Southwest Gardens — With or Without Cactus

A Southwest garden in the Pacific Northwest — is that possible? Well, maybe not a true cactus garden, but a Southwest-style garden can be achieved with many plants that will survive the Rogue Valley's cold wet winters.

"There is at least one true cactus here," says Rob Griffiths, manager of Southern Oregon Nursery in Medford — a huge patch of prickly pear cactus growing on a hillside above Applegate Road just before you reach Star Ranger Station. He says it's been there for many years and has survived temperatures down to 15 degrees. Prickly pear cactus (Opuntia) is found not only in the desert, but also in mountainous areas on steep, dry, rocky slopes.

succulent propagation

You can share most of your Southwest-style plants with admiring friends and gardeners. Though difficult to start from seed, the prickly pear cactus can easily be propagated by taking cuttings off its thick, fleshy pads. This is best done in dry weather to prevent fungus. Let the cut end dry out of the sun for 10 days to form a protective callous, then plant in cactus soil or sand. Water these and other seedlings when dry.

Agave and yucca tubers and offsets can be divided and replanted after allowing the cut surface to callous over. If you're a seed grower, agave seeds can be collected from the pods after they have been allowed to dry.

The hardy ice plants (Delosperma) and sedums are among the easiest to start from simply cutting off a piece and rooting it in water, moist sand or straight into soil. Rooting compounds may be used, but are not necessary. The proliferous "hens and chicks" can be shared by merely separating the offshoots, or "chicks," from around the original rosette, which is the "hen." The chicks may have already rooted around the hen, but if not, are easily rooted in their new home.

If you keep your eyes open, a number of Rogue Valley homes have used the hardiness of the prickly pear to create cactus gardens. In addition, a Southwest-style garden can incorporate a fabulous assortment of succulents, ice plant and stonecrops (Sedum) readily available in the Rogue Valley.

Brightly colored ice plant (Delosperma) has evergreen, compact, fleshy foliage and is hardy to minus 15 degrees. D. nubigenum has yellow daisy-like flowers and its foliage turns a beautiful bronze-red color in the fall. D. cooperi's flowers are purple. 'Starburst' has 2-inch purple flowers with a dazzling white center, says Griffiths. All hardy varieties of ice plant like well-drained soil, full sun, and are drought-tolerant.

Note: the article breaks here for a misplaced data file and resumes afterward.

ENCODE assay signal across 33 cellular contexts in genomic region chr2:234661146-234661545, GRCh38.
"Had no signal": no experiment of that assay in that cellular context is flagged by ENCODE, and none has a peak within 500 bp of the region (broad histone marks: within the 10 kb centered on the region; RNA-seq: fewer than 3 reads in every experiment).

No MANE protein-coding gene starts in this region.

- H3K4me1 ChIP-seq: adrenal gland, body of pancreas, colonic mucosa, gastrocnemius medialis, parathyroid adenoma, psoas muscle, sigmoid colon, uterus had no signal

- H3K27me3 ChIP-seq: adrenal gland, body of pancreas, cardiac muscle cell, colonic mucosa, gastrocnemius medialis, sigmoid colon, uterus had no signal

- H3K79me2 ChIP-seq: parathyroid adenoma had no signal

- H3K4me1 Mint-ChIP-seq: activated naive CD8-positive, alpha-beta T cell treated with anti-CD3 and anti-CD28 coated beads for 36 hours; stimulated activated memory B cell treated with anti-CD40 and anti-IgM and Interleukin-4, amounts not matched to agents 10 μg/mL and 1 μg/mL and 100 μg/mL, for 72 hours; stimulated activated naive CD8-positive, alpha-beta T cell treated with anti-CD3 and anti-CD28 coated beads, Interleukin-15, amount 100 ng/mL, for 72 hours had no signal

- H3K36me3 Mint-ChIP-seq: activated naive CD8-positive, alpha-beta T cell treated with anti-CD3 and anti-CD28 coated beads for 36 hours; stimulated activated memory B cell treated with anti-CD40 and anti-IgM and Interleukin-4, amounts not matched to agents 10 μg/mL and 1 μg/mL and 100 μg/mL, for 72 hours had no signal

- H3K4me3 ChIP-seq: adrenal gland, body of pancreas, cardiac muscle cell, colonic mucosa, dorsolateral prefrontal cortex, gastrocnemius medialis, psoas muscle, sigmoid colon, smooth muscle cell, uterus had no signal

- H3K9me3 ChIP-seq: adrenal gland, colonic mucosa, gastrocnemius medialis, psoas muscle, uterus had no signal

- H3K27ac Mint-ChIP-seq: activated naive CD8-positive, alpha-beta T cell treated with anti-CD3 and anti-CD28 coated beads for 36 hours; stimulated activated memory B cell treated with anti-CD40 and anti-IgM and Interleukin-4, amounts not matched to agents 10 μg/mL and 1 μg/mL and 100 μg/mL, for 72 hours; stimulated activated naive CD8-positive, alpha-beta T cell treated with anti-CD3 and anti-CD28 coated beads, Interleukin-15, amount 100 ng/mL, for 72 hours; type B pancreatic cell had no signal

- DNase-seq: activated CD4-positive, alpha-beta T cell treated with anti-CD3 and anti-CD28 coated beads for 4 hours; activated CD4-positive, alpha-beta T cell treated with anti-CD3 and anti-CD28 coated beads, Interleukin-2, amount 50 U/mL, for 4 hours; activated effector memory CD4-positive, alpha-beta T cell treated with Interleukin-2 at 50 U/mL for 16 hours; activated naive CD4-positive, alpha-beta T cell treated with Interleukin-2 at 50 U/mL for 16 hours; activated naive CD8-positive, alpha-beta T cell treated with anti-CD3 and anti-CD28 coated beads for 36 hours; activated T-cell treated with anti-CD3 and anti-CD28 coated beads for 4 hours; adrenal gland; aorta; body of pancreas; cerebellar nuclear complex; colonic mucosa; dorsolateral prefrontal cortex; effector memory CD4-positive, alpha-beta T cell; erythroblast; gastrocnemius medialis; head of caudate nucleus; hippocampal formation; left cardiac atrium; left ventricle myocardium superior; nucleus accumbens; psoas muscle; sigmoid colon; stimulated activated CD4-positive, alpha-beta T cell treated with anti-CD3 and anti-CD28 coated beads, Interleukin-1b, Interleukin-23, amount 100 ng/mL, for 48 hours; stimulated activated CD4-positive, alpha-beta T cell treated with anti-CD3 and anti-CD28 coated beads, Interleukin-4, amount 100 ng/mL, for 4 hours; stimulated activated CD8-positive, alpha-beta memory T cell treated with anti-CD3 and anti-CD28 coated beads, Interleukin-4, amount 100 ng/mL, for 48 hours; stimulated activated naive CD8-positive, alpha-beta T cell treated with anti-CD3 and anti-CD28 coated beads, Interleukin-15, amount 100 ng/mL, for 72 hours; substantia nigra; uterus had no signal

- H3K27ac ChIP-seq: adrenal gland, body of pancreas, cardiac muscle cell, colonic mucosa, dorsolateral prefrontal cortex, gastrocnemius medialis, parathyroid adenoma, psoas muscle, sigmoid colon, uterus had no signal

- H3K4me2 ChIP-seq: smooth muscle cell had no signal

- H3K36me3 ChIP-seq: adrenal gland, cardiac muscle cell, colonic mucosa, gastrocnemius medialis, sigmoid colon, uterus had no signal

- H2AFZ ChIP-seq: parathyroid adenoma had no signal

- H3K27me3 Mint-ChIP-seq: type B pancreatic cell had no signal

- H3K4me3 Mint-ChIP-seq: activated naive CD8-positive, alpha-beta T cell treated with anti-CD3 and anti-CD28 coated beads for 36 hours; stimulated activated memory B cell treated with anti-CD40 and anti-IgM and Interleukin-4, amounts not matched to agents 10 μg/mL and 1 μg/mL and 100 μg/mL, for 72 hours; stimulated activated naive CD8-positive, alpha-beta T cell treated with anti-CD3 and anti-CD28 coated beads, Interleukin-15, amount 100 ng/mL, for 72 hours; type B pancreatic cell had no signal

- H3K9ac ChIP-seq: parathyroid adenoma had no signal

A patch of prickly pear cactus lives on Valley View Drive in Ashland, according to Victoria Eckart, houseplant specialist at Ray's Garden Center in Ashland, but she agrees most true cacti need to be brought inside for winter. She sells beautiful 'Golden Barrel' cactus, (Echinocactus grusonii), but warns they are not winter-hardy.

"If you want the look of cactus outdoors," she says, "look at members of the agave and yucca families." Agave schidigera is a very spiny plant with very sharp tips that look (and feel) just like a cactus. The variety 'Durango Delight' has a tall flower stalk loaded with purple flowers. Agave is hardy to 15 degrees.

Red yucca (Hesperaloe parviflora) is another spiny, cactus-like native of the desert. Hardy to zero degrees, it sends up beautiful stems of red flowers attractive to hummingbirds. A yellow variety is also available.

Your succulent garden can include any of the hundreds of varieties of sedum. "We have lots of sedums in lots of colors," says Griffiths. From thick, fleshy leaves to fine fern-like foliage, sedums can be blood red or lime green, variegated and bi-colored. 'Angelina' variety starts out green, turns yellow, then bright orange in winter. 'Coral Reef' also has lots of lime green and red color, according to Griffiths. 'Tricolor' stonecrop has green rosette leaves edged in pink and sports pink flowers.

Perhaps the most familiar sedum is commonly called "hens and chicks" from its habit of growing little baby plants all around the center plant. It's not exactly invasive, but "needs to be planted in a place it can spread nicely," says Eckart.

Add some boulders and gravel around your plants and you might feel like you're in the desert Southwest. Eckart says the gravel not only serves as dramatic desert-like background for the plants, but is also good for drainage. All of these plants must have excellent drainage, especially in winter. They like hot, sunny areas and are mostly drought-tolerant, although they will appreciate a little water in the hottest weather.

So, you'll have to do without a towering saguaro, but a succulent garden will set a scene compatible with our triple-digit summer temperature. Now, a cool iced drink anyone?

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